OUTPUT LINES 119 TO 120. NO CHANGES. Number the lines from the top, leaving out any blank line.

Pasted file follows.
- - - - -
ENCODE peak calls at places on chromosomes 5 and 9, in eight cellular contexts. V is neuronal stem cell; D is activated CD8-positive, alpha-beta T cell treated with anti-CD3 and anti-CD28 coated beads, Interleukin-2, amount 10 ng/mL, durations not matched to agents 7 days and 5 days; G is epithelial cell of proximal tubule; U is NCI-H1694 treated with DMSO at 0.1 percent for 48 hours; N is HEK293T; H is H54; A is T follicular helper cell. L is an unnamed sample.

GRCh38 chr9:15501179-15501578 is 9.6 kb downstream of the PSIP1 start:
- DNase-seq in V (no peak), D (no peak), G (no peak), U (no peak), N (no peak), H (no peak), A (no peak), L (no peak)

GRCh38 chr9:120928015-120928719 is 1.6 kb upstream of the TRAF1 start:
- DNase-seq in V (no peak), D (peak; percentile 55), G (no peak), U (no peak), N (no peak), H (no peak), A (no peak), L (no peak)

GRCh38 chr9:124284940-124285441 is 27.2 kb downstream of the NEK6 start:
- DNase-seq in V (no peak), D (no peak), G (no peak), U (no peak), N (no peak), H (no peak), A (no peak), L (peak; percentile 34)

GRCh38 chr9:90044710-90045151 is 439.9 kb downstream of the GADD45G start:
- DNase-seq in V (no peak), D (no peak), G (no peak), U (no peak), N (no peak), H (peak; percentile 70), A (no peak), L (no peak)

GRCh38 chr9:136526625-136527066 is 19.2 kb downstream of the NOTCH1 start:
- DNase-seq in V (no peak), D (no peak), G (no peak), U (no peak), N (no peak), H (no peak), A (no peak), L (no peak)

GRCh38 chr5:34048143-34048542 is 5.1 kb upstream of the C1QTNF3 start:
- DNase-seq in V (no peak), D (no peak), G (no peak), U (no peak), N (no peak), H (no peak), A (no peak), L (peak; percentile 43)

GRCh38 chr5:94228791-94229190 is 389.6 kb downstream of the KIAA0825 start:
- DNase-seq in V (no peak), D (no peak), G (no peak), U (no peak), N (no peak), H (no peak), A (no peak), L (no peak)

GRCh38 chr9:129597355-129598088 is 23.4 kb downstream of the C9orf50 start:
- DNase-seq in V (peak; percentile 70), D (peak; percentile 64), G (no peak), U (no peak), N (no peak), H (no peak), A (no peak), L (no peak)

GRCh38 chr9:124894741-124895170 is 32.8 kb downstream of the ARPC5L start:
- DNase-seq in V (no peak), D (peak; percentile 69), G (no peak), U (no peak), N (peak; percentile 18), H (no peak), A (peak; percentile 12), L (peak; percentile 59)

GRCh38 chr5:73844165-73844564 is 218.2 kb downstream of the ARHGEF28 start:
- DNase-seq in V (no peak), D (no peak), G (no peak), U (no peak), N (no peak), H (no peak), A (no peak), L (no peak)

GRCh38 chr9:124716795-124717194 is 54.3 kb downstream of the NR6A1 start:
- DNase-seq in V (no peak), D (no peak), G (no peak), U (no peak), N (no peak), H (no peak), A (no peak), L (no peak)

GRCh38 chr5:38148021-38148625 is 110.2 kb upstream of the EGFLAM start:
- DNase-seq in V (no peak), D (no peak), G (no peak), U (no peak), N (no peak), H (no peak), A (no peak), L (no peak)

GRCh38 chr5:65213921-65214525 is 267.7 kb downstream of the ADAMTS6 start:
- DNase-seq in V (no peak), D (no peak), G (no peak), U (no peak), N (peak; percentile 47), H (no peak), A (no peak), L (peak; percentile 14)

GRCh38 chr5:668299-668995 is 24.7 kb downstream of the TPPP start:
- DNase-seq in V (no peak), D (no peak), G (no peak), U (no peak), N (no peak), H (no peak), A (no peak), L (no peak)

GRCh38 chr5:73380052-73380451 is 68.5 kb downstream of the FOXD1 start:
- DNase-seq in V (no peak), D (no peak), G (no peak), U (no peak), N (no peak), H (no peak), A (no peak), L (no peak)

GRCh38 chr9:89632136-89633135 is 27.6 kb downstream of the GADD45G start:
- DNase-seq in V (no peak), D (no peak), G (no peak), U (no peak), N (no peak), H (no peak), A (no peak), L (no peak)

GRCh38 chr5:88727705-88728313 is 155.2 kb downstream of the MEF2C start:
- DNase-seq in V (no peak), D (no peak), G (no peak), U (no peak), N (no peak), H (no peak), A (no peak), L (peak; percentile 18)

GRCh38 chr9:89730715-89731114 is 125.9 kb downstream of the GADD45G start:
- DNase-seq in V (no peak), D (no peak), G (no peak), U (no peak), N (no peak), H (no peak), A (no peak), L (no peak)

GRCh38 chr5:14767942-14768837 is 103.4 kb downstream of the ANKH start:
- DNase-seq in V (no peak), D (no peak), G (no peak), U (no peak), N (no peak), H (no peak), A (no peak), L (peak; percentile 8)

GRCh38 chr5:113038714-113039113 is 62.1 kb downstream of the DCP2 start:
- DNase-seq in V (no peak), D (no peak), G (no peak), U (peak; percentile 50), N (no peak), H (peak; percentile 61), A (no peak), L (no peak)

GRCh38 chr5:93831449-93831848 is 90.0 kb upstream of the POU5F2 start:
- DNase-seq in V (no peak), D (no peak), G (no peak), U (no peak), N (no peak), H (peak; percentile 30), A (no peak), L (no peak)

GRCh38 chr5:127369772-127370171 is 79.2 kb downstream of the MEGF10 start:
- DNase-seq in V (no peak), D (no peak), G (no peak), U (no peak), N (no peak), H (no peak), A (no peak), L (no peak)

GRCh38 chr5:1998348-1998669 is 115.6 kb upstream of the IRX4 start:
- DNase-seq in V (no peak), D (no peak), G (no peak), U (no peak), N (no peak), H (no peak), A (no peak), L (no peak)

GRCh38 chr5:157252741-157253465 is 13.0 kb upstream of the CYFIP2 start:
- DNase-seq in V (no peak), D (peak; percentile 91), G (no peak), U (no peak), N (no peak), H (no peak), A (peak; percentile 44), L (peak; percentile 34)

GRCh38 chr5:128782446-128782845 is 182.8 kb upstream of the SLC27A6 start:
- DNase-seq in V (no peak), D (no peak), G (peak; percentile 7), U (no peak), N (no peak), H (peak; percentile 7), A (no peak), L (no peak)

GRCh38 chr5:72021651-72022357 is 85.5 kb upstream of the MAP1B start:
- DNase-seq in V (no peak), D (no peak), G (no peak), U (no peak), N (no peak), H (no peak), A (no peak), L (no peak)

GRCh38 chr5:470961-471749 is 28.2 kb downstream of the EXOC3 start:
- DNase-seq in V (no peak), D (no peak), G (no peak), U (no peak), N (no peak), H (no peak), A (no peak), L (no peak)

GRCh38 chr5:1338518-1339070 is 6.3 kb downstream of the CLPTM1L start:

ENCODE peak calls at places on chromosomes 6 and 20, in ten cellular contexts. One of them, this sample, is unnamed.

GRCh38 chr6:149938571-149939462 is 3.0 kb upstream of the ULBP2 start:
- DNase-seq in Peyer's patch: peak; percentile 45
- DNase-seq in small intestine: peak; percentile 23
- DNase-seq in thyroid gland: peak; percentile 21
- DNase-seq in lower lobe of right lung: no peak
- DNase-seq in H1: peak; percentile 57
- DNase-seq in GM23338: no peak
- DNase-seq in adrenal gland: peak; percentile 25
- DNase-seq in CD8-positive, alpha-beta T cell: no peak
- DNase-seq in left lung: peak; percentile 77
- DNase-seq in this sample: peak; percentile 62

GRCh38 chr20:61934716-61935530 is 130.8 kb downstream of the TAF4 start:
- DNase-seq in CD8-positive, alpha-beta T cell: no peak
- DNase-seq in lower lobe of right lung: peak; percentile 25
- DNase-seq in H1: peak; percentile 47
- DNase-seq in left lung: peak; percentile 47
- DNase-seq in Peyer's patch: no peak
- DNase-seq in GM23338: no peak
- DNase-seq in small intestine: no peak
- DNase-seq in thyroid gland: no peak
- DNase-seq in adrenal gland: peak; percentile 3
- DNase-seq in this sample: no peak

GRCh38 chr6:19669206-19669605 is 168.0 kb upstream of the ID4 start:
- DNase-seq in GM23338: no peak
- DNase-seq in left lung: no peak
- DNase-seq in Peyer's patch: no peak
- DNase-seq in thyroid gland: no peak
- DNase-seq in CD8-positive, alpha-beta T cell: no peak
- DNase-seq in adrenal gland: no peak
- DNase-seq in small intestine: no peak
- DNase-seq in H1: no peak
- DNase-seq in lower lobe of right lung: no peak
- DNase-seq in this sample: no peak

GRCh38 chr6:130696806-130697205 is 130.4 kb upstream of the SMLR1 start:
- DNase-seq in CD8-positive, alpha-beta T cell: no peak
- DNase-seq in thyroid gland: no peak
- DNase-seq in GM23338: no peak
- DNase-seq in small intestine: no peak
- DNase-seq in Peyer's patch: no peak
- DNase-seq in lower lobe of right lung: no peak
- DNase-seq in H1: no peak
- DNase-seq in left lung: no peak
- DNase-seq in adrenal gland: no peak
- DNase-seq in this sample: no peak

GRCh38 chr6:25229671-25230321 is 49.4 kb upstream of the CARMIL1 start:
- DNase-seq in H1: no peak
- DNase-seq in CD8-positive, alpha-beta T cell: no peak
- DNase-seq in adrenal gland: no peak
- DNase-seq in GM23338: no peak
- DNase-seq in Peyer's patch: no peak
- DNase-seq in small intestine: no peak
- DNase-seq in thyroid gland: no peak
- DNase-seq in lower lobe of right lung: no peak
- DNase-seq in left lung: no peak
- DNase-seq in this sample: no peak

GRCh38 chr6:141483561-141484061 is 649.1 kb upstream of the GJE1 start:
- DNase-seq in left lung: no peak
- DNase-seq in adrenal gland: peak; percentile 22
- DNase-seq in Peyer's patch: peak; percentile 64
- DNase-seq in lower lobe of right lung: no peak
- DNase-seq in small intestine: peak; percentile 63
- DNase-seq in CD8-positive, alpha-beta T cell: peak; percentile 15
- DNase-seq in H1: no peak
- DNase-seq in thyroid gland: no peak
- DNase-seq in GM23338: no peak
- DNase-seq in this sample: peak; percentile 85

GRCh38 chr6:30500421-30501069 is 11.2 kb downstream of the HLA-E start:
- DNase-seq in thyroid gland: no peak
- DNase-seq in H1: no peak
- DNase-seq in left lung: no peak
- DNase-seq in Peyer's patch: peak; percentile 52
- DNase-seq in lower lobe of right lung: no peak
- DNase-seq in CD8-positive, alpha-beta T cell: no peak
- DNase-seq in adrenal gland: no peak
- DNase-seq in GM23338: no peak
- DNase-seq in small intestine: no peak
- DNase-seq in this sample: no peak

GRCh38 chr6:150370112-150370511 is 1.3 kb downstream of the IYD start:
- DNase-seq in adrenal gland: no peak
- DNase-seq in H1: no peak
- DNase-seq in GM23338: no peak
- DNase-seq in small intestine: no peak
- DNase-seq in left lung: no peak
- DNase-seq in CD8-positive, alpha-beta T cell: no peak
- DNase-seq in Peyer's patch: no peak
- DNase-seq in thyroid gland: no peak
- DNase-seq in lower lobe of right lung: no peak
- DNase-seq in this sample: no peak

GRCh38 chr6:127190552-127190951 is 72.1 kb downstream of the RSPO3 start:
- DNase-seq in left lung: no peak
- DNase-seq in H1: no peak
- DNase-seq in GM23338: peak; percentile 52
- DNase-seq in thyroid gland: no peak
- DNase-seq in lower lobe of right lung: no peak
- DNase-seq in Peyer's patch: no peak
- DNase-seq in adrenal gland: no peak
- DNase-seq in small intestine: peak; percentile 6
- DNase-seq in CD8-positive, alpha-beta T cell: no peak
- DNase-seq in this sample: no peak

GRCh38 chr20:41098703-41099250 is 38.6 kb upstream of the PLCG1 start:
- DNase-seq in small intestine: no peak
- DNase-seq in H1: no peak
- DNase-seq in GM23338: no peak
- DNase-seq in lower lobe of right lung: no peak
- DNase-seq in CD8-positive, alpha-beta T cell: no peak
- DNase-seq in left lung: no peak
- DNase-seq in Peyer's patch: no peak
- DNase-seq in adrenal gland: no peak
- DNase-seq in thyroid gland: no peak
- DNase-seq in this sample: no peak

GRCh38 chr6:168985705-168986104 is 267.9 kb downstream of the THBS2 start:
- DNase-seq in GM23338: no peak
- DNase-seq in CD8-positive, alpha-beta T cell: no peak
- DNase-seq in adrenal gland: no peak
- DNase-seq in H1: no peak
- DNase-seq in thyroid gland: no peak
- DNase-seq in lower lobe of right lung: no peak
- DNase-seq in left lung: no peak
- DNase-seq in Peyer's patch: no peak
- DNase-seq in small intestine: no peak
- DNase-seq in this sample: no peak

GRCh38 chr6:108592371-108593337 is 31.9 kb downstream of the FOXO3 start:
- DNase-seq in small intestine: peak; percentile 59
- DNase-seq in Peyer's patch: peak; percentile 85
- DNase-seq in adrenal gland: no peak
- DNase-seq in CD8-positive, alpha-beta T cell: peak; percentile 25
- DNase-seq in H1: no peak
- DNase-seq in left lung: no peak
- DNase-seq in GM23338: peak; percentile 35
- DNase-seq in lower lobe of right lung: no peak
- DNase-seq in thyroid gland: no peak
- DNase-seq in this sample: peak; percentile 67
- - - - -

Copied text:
- DNase-seq in CD8-positive, alpha-beta T cell: peak; percentile 15
- DNase-seq in H1: no peak